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Your lighting system can be very simple or very complicated, depending on your expertise on the matter. Expert growers can work with various color spectrums, moveable light tracking and a range of other details. But if you are just starting out, you can just stick with "standard" light.
If you are lucky enough to have a greenhouse for natural overhead light, then you won't have to worry about lighting all that much. Otherwise, this is going to be an important part of your design. And no, one big window isn't going to be enough. Plants need light for most of the day, coming from overhead rather than one side all the time.
For the most part, fluorescent tube lights are going to be your best bet. You can get ones designed for plant growing but the usual household ones will do just fine. Not the little CFL bulbs that go in your lamps though. Full-sized tube lights along with their proper fixtures are what you want.
If you have a choice in "color", remember that red spectrum light helps with fruit and flowers but blue light is better for leaf production. Lights are sometimes labeled as cool (think blue) or warm (think red) so you can judge by that. Otherwise, just regular plain white will suffice.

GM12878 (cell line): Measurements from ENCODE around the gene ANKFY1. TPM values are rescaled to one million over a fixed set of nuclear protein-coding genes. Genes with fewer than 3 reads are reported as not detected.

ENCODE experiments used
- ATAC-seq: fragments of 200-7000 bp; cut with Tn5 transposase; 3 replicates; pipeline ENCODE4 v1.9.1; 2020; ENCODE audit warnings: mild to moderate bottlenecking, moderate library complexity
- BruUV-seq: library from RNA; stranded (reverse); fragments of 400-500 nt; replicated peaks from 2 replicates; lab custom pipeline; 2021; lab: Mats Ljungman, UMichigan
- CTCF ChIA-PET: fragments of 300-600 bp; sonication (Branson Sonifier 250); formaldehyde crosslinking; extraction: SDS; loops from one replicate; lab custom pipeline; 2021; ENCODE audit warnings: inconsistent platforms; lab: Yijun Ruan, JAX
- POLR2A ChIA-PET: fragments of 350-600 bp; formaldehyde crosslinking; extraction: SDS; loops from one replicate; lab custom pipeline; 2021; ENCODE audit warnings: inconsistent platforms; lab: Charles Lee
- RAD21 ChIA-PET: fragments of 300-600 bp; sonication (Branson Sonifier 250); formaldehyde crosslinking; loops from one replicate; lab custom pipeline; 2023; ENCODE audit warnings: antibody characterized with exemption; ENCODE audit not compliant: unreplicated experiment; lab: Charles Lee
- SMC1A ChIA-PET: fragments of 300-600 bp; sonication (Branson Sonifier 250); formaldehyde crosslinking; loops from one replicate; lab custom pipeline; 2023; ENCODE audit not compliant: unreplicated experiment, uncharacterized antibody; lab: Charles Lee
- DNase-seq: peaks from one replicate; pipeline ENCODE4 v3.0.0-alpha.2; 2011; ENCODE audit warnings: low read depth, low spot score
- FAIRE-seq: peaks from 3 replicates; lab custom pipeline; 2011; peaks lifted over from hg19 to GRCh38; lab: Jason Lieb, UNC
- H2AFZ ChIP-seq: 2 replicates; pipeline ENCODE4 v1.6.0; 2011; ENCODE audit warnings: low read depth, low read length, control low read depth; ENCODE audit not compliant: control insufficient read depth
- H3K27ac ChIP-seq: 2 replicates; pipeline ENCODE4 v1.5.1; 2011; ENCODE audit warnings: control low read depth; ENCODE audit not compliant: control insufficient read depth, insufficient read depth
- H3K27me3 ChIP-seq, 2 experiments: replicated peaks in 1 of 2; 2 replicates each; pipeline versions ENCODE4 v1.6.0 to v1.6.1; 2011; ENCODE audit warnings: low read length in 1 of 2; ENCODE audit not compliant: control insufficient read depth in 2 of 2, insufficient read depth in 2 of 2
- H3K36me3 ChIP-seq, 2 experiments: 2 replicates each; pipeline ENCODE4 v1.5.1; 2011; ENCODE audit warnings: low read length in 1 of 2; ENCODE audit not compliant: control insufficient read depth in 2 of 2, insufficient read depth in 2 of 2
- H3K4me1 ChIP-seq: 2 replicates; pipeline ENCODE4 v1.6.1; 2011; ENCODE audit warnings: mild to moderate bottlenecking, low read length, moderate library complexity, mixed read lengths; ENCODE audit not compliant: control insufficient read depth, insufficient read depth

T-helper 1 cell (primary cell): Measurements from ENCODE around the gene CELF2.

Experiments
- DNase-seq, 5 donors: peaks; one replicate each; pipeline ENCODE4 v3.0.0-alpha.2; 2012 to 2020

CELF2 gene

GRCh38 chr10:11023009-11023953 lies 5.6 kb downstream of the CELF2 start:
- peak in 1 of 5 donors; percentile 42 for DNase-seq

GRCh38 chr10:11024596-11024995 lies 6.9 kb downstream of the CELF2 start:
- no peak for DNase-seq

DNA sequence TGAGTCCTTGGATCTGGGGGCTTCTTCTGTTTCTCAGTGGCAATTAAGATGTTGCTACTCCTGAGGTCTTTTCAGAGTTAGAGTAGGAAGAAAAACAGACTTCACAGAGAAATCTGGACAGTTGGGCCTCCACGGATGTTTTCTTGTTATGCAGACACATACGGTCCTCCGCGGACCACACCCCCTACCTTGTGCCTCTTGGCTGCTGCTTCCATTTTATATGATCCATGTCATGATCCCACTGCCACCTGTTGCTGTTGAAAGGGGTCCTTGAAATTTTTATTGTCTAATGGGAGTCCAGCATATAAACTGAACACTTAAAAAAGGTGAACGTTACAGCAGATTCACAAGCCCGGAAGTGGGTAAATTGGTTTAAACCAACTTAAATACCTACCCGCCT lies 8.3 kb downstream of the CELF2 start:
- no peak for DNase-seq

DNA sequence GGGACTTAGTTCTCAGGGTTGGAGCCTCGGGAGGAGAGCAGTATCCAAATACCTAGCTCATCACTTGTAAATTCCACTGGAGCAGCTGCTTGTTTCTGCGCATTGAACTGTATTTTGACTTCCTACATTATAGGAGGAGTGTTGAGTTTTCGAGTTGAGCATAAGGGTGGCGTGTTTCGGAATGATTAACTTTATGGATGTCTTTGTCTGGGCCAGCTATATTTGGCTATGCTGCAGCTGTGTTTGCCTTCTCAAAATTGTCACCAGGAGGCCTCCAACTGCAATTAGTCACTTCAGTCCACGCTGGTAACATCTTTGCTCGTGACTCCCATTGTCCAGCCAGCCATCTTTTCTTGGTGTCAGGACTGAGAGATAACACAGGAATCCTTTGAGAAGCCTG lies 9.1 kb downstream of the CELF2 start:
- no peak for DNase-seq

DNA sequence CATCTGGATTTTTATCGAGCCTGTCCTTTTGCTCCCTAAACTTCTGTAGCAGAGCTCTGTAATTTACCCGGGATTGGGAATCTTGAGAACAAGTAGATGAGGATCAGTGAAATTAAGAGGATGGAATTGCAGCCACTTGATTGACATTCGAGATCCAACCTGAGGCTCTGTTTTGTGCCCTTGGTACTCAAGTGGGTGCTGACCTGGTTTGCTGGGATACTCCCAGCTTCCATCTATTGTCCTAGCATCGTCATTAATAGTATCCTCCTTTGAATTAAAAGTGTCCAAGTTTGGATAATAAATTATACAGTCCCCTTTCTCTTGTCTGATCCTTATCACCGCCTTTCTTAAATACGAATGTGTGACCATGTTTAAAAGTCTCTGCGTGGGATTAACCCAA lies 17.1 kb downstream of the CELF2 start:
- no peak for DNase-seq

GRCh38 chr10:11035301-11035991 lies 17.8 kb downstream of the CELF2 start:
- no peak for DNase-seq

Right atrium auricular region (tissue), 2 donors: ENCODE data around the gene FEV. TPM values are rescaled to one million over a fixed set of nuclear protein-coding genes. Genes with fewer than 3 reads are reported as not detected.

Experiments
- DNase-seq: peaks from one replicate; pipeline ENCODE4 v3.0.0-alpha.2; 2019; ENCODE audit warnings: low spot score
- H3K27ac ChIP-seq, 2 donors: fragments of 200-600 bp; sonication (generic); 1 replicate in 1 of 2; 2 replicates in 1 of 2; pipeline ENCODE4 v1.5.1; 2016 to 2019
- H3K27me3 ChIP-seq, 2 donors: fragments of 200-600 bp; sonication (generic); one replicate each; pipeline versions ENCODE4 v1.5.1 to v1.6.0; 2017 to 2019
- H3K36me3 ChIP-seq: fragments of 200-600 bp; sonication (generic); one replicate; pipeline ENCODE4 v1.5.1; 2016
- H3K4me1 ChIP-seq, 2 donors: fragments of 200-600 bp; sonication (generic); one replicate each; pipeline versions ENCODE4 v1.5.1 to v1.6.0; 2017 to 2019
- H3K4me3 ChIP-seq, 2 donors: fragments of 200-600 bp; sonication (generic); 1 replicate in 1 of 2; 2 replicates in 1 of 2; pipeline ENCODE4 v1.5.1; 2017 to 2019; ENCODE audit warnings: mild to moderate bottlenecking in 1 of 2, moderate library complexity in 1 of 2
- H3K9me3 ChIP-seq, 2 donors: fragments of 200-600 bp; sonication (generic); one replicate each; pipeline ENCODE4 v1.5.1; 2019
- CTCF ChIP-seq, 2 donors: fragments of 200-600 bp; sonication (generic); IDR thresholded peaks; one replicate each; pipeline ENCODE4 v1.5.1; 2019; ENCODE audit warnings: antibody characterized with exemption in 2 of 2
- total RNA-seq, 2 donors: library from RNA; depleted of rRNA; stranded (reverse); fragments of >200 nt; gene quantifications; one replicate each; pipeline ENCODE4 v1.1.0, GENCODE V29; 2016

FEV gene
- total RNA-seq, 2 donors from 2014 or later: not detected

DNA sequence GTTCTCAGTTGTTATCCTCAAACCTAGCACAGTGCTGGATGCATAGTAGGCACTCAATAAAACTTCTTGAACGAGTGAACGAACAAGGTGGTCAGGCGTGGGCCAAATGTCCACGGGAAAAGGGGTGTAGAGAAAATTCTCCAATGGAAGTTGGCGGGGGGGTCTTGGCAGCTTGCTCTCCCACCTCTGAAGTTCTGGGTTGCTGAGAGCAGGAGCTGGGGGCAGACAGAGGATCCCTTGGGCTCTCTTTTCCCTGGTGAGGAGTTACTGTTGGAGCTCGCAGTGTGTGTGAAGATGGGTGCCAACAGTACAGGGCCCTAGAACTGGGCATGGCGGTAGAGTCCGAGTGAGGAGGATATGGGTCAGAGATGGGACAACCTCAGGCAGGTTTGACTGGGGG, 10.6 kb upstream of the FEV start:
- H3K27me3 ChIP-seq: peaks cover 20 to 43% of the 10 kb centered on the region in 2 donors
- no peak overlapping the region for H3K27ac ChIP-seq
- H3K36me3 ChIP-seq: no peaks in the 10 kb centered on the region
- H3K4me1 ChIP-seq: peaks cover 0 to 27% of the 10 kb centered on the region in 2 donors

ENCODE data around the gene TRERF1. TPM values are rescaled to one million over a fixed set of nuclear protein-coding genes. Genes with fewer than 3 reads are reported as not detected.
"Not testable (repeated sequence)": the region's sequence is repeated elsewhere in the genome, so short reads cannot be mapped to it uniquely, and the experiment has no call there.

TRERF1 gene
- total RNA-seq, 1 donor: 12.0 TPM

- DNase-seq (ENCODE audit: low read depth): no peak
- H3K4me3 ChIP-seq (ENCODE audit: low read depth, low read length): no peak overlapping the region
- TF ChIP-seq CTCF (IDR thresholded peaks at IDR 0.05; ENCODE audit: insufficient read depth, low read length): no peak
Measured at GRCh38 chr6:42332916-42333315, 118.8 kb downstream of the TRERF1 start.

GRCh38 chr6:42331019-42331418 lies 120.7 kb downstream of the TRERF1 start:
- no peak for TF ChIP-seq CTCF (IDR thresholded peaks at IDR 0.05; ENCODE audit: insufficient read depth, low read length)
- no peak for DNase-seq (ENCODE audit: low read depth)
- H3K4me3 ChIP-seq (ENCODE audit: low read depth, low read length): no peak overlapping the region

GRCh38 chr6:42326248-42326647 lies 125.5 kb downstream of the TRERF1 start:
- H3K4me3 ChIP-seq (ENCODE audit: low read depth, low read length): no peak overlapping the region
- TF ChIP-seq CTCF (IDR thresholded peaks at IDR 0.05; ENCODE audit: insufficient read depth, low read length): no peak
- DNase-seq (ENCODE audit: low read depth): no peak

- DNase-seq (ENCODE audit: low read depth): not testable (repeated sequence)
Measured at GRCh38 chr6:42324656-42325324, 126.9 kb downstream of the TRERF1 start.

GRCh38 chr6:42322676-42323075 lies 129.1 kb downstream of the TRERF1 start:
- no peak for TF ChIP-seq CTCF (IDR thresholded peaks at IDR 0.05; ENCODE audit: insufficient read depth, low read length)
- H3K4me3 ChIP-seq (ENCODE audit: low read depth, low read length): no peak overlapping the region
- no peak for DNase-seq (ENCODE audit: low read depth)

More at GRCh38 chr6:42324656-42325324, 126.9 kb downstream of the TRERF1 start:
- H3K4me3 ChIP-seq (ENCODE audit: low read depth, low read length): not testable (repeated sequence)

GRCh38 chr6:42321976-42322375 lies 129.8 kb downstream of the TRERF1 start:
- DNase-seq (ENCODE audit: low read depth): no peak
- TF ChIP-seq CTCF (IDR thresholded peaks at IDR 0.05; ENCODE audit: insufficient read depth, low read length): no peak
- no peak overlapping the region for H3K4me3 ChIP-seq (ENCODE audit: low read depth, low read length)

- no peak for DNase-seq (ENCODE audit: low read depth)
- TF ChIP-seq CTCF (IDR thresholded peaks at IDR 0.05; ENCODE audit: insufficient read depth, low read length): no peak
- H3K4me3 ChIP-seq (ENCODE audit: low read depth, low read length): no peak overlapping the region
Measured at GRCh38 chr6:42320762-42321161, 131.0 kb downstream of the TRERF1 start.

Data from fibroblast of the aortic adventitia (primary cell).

Banks of lights should be hung directly above your plants, within a few inches of the plant tops. Watch your plants to make sure it's in the right place. Obviously brown or burnt leaves are too close to the lights and if your plants are getting "leggy" then the light is too far away. A system of lights hung on chains is usually the best choice as you will probably want to adjust the height as the plants grow taller anyway.
Timers are the common way of controlling your lights, since you are likely going to have other pieces of equipment on timers anyway. But if you are home (and can remember) to turn on the lights in the morning and off again at night, you should be fine. Allow for a 16 hour day of full light.
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